I live daily with a paradox. On the one hand, grace is audacious, extravagant, immediate, and all-embracing. On the other, grace is painful, reconstructive, surgical, and slow. Grace is the deliverance from Egypt and grace is the long, grueling journey through a blistering wilderness.
I live with this paradox because of the work I do. With my multiple hats – professor, pastor, therapist, spiritual director – I become a conduit of God’s lavish grace, a steward of it, a surgeon of the soul in need of it. And because grace refuses simplification, refuses to be reduced to a get-out-of-jail-free card, we must hold the paradox when we work with particularly complex people.
I’m thinking right now of pastors I’ve worked with over the years whose narcissism was so entrenched in their psyche that lavish grace needed to work itself out over years and years. Some time ago I worked with a pastor whose masks of charm, personal fitness, and a keen intellect propelled him into success, but who was utterly disconnected from his true self. Revelations of abuse and sexual infidelity came as a shock to his adoring flock, many who were quick to say, “Who of us is without sin? Let us forgive as he taught us to forgive.” This pastor’s narcissism, now armed with a new mask of repentance, quickly turned the narrative from his sin to his redemption story, one his flock was happy to embrace.
I recall sitting with his wife weeks after as she struggled. “I feel like God calls me to forgive him, but I can’t help but feel like he gets off the hook and I’m left beaten and bruised. I’ve even had people tell me that I was to blame for his infidelity. Was I?” Mired in guilt and shame, she felt like she’d be failing him and failing the church if she didn’t quickly forgive.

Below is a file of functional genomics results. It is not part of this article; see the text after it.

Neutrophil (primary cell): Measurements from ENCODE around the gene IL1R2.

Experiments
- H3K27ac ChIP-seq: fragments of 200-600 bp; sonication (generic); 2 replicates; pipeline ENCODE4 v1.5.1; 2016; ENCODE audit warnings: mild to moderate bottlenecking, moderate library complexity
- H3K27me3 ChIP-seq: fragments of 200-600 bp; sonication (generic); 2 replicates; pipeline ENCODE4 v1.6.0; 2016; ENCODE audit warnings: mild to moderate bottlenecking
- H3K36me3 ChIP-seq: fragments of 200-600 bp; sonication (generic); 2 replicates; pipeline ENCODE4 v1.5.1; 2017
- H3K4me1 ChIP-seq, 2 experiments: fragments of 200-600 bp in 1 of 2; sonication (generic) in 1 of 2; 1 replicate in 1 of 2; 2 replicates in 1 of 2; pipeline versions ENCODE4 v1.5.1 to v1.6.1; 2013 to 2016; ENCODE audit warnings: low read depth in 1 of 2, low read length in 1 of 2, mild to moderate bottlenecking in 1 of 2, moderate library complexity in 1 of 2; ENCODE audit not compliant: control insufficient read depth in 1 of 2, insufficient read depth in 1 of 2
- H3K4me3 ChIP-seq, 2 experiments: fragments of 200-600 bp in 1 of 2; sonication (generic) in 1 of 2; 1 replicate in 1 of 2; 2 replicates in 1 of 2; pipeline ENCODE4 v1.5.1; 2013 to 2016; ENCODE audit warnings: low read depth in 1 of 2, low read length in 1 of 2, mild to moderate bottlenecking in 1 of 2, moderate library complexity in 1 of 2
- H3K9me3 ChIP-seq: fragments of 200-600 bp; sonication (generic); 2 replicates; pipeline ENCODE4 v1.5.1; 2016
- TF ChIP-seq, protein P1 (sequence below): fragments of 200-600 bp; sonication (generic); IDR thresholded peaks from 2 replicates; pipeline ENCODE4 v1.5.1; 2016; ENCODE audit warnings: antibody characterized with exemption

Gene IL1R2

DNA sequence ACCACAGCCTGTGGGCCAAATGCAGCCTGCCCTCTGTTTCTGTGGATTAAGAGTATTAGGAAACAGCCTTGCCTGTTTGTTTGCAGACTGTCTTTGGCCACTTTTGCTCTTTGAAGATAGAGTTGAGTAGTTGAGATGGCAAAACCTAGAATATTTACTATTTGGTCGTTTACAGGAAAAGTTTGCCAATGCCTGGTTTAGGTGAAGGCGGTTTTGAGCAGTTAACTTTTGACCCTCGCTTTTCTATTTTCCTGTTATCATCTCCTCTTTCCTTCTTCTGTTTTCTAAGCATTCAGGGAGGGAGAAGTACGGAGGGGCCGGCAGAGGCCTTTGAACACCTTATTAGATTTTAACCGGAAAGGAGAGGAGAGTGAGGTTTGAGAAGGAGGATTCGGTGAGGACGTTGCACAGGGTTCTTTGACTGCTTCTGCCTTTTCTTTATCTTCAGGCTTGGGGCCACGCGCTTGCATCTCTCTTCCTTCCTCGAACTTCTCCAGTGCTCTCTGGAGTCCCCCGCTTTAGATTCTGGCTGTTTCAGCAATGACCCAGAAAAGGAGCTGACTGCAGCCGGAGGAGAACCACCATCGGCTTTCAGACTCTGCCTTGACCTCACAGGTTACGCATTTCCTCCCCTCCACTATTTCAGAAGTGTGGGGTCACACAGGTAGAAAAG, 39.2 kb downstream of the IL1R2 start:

As I sat with the pastor, he had many reasons for his actions – many years without a sabbatical, burnout, lack of emotional support from his wife, a ‘weak’ elder board. He was quick to say, “I failed.” But he never got specific. In one session, I asked him for permission to say something hard to him. He agreed. I offered this to him: “What would it be like to say this to your wife: For years, I emotionally abused you by mocking your effort, your appearance, your faithfulness. I played the part of obedient pastor, but in secret I abused and tormented you. When pornography was not enough to anesthetize away my shame, I intentionally and meticulously groomed women who adored me for back-rubs, blowjobs, and sex in my office, on the floor right next to my desk and our family picture.”
He sat silently, head down, as if it was the first time he’d considered something other than a narrative that would preserve his shiny veneer. I suspect he was weighing his options, as he always did, so very fearful of an ultimate confrontation with himself. He looked up at me, steel-eyed: “Chuck, can I say something to you? What would it look like for you to take the Gospel seriously, to help me gain my esteem back and to help my wife forgive me?”
I’ve had some version of this same story play out about a dozen times with pastors and/or ministry leaders of some kind.
This man needed the grace of wilderness. He wanted deliverance from Egypt and a quick flight over the wilderness to the promised land. He ultimately chose the latter. And he used his story as a real, live grace story.
When we treat grace like a bandaid rather than the major surgery it often demands, we trivialize it. Real transformation is a slow-cook process, especially for narcissists and abusers so hidden from their true selves and so prone to re-configure the masks for the sake of a new narrative and to avoid the pain of self-confrontation. The wilderness of grace is the place where the narcissist’s false self is dismantled, but it’s also the place where the systems and structures that buttressed and supported it are confronted and dismantled.